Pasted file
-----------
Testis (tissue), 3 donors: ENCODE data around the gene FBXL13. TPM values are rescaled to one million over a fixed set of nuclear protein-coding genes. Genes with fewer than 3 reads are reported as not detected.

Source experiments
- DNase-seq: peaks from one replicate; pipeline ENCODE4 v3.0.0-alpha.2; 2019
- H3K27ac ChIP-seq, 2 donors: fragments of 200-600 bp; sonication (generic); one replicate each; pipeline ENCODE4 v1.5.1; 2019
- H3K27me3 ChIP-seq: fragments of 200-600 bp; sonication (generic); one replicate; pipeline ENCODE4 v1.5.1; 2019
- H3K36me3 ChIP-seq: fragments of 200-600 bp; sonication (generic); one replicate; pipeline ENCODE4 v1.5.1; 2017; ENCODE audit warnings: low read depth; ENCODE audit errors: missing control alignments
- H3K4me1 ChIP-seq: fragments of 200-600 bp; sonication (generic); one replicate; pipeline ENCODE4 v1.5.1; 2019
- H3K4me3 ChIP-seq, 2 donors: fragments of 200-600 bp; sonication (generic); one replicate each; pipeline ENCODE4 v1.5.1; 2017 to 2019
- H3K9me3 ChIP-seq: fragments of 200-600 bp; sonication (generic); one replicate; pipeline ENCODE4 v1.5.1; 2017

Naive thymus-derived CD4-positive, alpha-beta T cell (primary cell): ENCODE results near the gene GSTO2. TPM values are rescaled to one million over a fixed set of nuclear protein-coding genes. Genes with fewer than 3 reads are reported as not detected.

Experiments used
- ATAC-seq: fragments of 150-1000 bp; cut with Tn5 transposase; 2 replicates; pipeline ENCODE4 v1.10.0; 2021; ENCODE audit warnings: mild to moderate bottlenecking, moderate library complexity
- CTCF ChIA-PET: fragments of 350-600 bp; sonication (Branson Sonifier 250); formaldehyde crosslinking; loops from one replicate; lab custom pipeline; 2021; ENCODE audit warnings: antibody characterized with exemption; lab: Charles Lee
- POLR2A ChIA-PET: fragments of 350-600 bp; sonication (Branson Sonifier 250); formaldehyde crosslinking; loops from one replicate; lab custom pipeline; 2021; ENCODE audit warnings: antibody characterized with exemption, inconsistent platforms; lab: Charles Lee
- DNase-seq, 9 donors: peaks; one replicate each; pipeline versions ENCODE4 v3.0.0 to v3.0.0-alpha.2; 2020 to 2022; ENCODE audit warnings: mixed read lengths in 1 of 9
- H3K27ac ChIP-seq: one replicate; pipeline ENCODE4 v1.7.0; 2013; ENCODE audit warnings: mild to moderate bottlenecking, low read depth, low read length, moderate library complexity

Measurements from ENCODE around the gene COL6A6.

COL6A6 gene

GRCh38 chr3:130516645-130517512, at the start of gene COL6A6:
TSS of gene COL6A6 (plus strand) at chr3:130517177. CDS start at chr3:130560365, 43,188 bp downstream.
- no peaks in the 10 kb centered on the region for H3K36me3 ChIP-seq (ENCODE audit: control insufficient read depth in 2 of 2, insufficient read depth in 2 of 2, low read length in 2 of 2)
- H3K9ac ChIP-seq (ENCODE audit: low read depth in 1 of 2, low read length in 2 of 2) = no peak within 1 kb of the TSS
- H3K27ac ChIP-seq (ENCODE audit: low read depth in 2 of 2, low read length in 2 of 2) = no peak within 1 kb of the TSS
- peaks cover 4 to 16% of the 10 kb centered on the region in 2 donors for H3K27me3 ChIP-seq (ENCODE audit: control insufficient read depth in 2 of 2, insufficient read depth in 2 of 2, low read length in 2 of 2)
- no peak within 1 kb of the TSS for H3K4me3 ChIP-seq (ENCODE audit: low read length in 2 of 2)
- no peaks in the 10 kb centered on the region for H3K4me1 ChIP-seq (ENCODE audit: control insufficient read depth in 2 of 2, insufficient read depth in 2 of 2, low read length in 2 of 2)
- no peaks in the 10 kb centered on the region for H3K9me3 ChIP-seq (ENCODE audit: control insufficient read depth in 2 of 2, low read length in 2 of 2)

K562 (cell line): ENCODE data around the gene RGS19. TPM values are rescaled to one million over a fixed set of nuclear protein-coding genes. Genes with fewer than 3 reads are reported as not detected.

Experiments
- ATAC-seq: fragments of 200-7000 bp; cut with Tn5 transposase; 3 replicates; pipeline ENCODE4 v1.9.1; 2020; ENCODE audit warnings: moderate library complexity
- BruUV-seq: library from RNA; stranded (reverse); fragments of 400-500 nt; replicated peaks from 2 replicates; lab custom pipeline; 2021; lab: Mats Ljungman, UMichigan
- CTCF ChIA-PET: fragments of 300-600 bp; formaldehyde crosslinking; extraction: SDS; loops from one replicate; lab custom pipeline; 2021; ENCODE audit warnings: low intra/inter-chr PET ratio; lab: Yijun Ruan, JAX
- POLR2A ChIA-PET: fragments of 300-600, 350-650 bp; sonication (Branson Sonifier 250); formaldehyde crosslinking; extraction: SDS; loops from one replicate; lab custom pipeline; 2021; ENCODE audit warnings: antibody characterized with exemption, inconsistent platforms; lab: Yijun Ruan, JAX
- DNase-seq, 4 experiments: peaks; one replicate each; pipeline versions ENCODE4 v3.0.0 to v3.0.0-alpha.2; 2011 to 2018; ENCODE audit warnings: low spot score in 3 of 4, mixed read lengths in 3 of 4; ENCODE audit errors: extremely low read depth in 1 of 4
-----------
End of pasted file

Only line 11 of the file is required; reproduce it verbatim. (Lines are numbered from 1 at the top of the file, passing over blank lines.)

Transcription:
Experiments used